Server vendors may use a lot of the same components when it comes to enterprise servers, but customers have a definite preference for certain system brands. A just-released "Vendor Faceoff" study of enterprise buyers by Gabriel Consulting Group (GCG) shows IBM and HP in a two-horse race for the top spot with Sun and Dell picking up the third and fourth spot respectively in most of the study's results.
IBM held a narrow lead over HP in server technology while HP was the most preferred vendor in the customer ratings for product quality and customer support.
Perhaps the biggest surprise was the strong third place showing by Sun Microsystems, a relative newcomer to x86 servers. "We continue to be impressed by just how many customers have Sun x86 gear in their datacenters ... Even more surprising is how consistently Sun is ranked ahead of Dell on almost every survey criteria. This is pretty good progress for a vendor who has only been in the x86 server market for a few years and still offers a limited product line," the company said in its report.
"I was surprised as hell," Dan Olds, principal of GCG, told InternetNews.com. "The big thing it tells you is that real customers see plenty of differentiation in these boxes, even if the vendors are using the same chips, Ethernet cards and other components."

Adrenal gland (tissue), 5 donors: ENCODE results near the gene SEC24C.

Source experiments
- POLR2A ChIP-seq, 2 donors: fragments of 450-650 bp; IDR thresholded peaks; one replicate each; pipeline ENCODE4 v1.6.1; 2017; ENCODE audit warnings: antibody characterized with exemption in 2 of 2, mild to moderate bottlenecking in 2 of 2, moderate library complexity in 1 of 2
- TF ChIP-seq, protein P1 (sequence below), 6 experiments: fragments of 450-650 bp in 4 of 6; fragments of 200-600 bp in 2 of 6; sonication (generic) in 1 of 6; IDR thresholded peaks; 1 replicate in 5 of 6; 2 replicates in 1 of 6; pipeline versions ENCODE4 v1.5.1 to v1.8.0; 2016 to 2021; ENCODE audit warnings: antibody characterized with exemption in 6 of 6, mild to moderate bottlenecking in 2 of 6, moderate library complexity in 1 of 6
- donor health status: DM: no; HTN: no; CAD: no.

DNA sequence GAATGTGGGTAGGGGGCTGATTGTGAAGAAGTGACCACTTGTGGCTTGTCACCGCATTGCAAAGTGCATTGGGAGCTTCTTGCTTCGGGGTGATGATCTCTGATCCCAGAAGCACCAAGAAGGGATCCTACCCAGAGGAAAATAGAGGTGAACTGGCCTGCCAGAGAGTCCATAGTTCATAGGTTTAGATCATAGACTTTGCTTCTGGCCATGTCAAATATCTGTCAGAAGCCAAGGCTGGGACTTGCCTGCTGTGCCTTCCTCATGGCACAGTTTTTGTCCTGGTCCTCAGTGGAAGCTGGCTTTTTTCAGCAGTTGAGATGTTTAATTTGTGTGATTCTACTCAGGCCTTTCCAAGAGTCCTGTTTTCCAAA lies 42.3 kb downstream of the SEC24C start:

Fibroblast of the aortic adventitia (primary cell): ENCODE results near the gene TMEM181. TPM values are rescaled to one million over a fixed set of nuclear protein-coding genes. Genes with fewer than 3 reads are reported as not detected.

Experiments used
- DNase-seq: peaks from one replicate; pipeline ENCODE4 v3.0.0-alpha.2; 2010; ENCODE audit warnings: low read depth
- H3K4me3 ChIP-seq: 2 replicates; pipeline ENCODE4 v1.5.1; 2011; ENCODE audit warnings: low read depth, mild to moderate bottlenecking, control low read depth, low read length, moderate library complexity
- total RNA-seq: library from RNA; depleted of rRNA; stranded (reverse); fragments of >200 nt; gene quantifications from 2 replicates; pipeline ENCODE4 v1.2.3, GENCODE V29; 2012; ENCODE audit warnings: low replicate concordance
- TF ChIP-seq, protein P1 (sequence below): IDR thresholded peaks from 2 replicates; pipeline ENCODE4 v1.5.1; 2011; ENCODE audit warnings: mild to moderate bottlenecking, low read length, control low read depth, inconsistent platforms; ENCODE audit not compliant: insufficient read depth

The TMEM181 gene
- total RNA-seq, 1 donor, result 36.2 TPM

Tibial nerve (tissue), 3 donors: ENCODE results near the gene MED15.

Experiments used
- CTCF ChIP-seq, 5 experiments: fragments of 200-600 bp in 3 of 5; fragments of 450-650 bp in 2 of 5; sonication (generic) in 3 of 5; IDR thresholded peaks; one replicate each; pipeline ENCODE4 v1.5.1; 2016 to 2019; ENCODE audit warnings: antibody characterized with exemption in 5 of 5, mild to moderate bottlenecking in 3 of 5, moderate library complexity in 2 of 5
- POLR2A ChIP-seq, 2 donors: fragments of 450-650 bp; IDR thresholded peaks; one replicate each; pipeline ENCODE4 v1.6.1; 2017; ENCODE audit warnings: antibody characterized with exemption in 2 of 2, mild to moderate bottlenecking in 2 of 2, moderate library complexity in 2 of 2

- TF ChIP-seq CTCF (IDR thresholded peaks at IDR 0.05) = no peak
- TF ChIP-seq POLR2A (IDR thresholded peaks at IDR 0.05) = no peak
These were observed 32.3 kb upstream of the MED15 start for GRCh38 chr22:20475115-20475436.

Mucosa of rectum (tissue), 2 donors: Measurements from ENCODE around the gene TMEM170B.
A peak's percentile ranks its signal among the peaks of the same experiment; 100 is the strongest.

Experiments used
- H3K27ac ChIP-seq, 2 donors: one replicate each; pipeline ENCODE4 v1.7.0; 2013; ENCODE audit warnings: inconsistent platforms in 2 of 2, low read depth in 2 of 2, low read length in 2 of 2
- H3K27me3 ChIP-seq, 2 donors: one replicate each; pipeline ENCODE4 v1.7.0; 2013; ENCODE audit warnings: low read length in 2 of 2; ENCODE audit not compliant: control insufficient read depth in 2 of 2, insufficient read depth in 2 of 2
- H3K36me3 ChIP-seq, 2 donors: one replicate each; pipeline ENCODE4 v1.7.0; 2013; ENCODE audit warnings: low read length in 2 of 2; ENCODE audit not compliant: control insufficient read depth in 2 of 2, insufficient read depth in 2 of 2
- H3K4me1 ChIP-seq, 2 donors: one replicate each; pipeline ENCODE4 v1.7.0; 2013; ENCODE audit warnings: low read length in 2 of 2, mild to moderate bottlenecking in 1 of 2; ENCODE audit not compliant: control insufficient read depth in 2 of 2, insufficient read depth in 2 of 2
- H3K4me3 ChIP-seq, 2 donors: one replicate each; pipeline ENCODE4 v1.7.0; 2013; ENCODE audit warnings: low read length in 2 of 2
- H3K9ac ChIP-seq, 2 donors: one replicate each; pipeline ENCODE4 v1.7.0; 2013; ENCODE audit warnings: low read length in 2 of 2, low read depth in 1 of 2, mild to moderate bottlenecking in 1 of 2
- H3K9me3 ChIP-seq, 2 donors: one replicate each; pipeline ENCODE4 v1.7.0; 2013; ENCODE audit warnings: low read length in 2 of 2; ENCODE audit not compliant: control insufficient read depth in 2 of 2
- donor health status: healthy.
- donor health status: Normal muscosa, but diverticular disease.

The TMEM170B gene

Olds said he factors in when companies have standardized or have a preferred vendor. So, for example, IBM's rating takes a hit if an IBM shop, with systems from multiple vendors, notes a preference for Sun.
GCG's semiannual Server Vendor Preference Survey polls real world customers, including IT managers architects and administrators, about their perceptions of vendors, the servers they offer and specific issues like power and cooling, floor space concerns, virtualization and future purchasing plans.
The server market grew only 6 percent in 2006, according to GCG which said all the vendors are in a dogfight to keep and attain customers who can readily compare competitive offerings. In the GCG survey of 297 enterprise customers, 83 percent said they currently use servers from three or more vendors, and almost a third run systems from five or more vendors.
In the overall results, HP or IBM either won or tied for first in almost every technical and customer support category. Fifty-five of respondents said their server purchases are heavily influenced by power and floor space concerns, while 65 percent said these considerations will become much more important in the future.
Also, 63 percent reported that they are either testing or already using virtualization on at least some portion of their x86 servers, and about half believe that the virtualized usage model will become prevalent in their organization.
Looking ahead, and perhaps in a nod to the growing importance of virtualization and consolidation, more than half of survey respondents said they expect to purchase fewer, but larger, x86 systems in the future.
This article was originally published on InternetNews.com.